Nominatim is a tool to search OSM data by the name and address (geocoding) and to generate addresses of OSM points (reverse geocoding). Python is used to access this API via HTTP requests. First, a request is made to get the location of the building. The returned location object contains various pieces of information such as the latitude, longitude, type of the record (way, node, etc.), and the OSM Id of the record. Afterwards, the OSMPythonTools API is used to obtain the building footprint using the OSM Id.

Figure 9

Description for Figure 9

(a) This figure shows a screenshot of the map of a building and its border as viewed in Open Street Map (b) This figure shows the map of the building with one of the nodes of the building highlighted.

The building footprint comprises of important data such as the latitude/longitude for the center of the building, and the latitude/longitude of different nodes of the building, i.e., various points on the border of the building, as can be seen in Figure 9. Once the nodes of the building are obtained, a list of these nodes is built, and the building is treated as a polygon. Then, the location of the camera is requested from a metadata file that is downloaded from the Google Street-View API with the image request, and the distance between the camera and the building is calculated.

5 Camera-projection model

A camera-projection model specifies mathematically the relationship between the coordinates of a point in three-dimensional space and its projection onto another plane. It is used to model the geometry of projection of 3D points, curves, and surfaces onto a 2D surface (e.g., view plane, image plane, etc.). After extracting all the information above, the camera projection model is used to estimate the actual height of the building. The same camera-projection model in (Zhao et al., 2019) is used here. In this section, the camera-projection model used for building height estimation is briefly explained.

Let us start by defining two coordinate systems. The first one is the camera coordinate system, referred to by { o , x , y , z } MathType@MTEF@5@5@+= feaagKart1ev2aqatCvAUfeBSjuyZL2yd9gzLbvyNv2CaerbbjxAHX garmWu51MyVXgaruWqVvNCPvMCG4uz3bqefqvATv2CG4uz3bIuV1wy Ubqee0evGueE0jxyaibaiKc9yrVq0xXdbba91rFfpec8Eeeu0xXdbb a9frFj0=OqFfea0dXdd9vqaq=JfrVkFHe9pgea0dXdar=Jb9hs0dXd bPYxe9vr0=vr0=vqpWqaaeaabiGaciaacaqabeaadaabauaaaOqaai aacUhaceWGVbGbauaacaGGSaGabmiEayaafaGaaiilaiqadMhagaqb aiaacYcaceWG6bGbauaacaGG9baaaa@423B@ , where { o } MathType@MTEF@5@5@+= feaagKart1ev2aqatCvAUfeBSjuyZL2yd9gzLbvyNv2CaerbbjxAHX garmWu51MyVXgaruWqVvNCPvMCG4uz3bqefqvATv2CG4uz3bIuV1wy Ubqee0evGueE0jxyaibaiKc9yrVq0xXdbba91rFfpec8Eeeu0xXdbb a9frFj0=OqFfea0dXdd9vqaq=JfrVkFHe9pgea0dXdar=Jb9hs0dXd bPYxe9vr0=vr0=vqpWqaaeaabiGaciaacaqabeaadaabauaaaOqaai aacUhaceWGVbGbauaacaGG9baaaa@3D0D@ denotes the origin point of that system.

The second system is the image-plane coordinate system, referred to by {o,x,y} MathType@MTEF@5@5@+= feaagKart1ev2aaatCvAUfeBSjuyZL2yd9gzLbvyNv2CaerbbjxAHX garmWu51MyVXgaruWqVvNCPvMCG4uz3bqefqvATv2CG4uz3bIuV1wy Ubqee0evGueE0jxyaibaiKc9yrVq0xXdbba91rFfpec8Eeeu0xXdbb a9frFj0=OqFfea0dXdd9vqaq=JfrVkFHe9pgea0dXdar=Jb9hs0dXd bPYxe9vr0=vr0=vqpWqaaeaabiGaciaacaqabeaadaabauaaaOqaai aacUhacaWGVbGaaiilaiaadIhacaGGSaGaamyEaiaac2haaaa@405B@ , where {o} MathType@MTEF@5@5@+= feaagKart1ev2aqatCvAUfeBSjuyZL2yd9gzLbvyNv2CaerbbjxAHX garmWu51MyVXgaruWqVvNCPvMCG4uz3bqefqvATv2CG4uz3bIuV1wy Ubqee0evGueE0jxyaibaiKc9yrVq0xXdbba91rFfpec8Eeeu0xXdbb a9frFj0=OqFfea0dXdd9vqaq=JfrVkFHe9pgea0dXdar=Jb9hs0dXd bPYxe9vr0=vr0=vqpWqaaeaabiGaciaacaqabeaadaabauaaaOqaai aacUhacaWGVbGaaiyFaaaa@3D01@ denotes the origin point of that system. Both coordinate systems are shown in Figure 10.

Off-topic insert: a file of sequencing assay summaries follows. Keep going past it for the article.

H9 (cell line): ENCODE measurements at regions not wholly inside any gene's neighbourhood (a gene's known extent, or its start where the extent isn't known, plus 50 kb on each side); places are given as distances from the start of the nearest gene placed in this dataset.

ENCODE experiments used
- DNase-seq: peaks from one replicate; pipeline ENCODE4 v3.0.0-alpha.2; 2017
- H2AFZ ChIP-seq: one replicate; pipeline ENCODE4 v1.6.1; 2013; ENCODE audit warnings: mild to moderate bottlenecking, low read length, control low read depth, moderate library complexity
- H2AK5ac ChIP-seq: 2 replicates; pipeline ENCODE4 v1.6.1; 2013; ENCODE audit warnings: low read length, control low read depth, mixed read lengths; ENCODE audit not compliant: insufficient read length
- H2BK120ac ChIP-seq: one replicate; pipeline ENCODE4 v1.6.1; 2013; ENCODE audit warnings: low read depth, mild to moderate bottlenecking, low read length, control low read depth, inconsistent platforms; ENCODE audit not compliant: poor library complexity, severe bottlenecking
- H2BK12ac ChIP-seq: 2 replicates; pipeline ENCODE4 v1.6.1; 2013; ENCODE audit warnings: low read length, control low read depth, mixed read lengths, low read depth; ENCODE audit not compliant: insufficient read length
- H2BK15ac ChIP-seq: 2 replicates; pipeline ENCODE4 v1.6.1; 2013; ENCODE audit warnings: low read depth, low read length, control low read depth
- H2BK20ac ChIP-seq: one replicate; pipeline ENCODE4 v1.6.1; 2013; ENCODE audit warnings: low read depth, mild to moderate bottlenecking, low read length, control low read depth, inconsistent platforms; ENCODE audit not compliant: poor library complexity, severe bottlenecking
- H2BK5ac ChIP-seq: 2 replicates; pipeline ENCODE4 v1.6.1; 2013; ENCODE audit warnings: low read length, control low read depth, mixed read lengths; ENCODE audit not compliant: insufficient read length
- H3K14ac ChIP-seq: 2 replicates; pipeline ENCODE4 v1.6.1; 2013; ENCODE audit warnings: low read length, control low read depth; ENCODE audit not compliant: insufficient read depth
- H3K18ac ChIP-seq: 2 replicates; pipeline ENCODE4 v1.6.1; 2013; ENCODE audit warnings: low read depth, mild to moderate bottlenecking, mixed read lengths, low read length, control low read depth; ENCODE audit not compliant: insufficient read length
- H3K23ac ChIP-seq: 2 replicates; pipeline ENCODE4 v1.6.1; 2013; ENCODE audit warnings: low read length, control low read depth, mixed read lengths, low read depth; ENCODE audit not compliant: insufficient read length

Figure 10
Illustration of the camera-projection model

Figure 10

Description for Figure 10

The figure shows an Illustration of the camera-projection model. The figure shows a rectangular prism that represents the building. The camera is positioned at a distance d MathType@MTEF@5@5@+= feaagKart1ev2aaatCvAUfeBSjuyZL2yd9gzLbvyNv2CaerbuLwBLn hiov2DGi1BTfMBaeXatLxBI9gBaerbd9wDYLwzYbItLDharqqtubsr 4rNCHbGeaGqiVu0Je9sqqrpepC0xbbL8F4rqqrFfpeea0xe9Lq=Jc9 vqaqpepm0xbba9pwe9Q8fs0=yqaqpepae9pg0FirpepeKkFr0xfr=x fr=xb9adbaqaaeGaciGaaiaabeqaamaabaabaaGcbaGaaeizaabaaa aaaaaapeGaeyOmGikaaa@387D@ from the building. A 3-diminational coordinate system is shown above the camera which represents the camera coordinate system. Behind the camera is two-dimensional plane which represents the image plane, with a two-dimensional coordinate system superimposed on it. The building image height in the image plane, h u MathType@MTEF@5@5@+= feaagKart1ev2aaatCvAUfeBSjuyZL2yd9gzLbvyNv2CaerbuLwBLn hiov2DGi1BTfMBaeXatLxBI9gBaerbd9wDYLwzYbItLDharqqtubsr 4rNCHbGeaGqiVu0Je9sqqrpepC0xbbL8F4rqqrFfpeea0xe9Lq=Jc9 vqaqpepm0xbba9pwe9Q8fs0=yqaqpepae9pg0FirpepeKkFr0xfr=x fr=xb9adbaqaaeGaciGaaiaabeqaamaabaabaaGcbaGaamiAamaaBa aaleaacaWG1baabeaaaaa@3809@ , is used with the distance, d MathType@MTEF@5@5@+= feaagKart1ev2aaatCvAUfeBSjuyZL2yd9gzLbvyNv2CaerbuLwBLn hiov2DGi1BTfMBaeXatLxBI9gBaerbd9wDYLwzYbItLDharqqtubsr 4rNCHbGeaGqiVu0Je9sqqrpepC0xbbL8F4rqqrFfpeea0xe9Lq=Jc9 vqaqpepm0xbba9pwe9Q8fs0=yqaqpepae9pg0FirpepeKkFr0xfr=x fr=xb9adbaqaaeGaciGaaiaabeqaamaabaabaaGcbaGaaeizaabaaa aaaaaapeGaeyOmGikaaa@387D@ , along with other parameters in the camera projection model to estimate the building height h b MathType@MTEF@5@5@+= feaagKart1ev2aaatCvAUfeBSjuyZL2yd9gzLbvyNv2CaerbuLwBLn hiov2DGi1BTfMBaeXatLxBI9gBaerbd9wDYLwzYbItLDharqqtubsr 4rNCHbGeaGqiVu0Je9sqqrpepC0xbbL8F4rqqrFfpeea0xe9Lq=Jc9 vqaqpepm0xbba9pwe9Q8fs0=yqaqpepae9pg0FirpepeKkFr0xfr=x fr=xb9adbaqaaeGaciGaaiaabeqaamaabaabaaGcbaGaamiAamaaBa aaleaacaWGIbaabeaaaaa@37F6@ .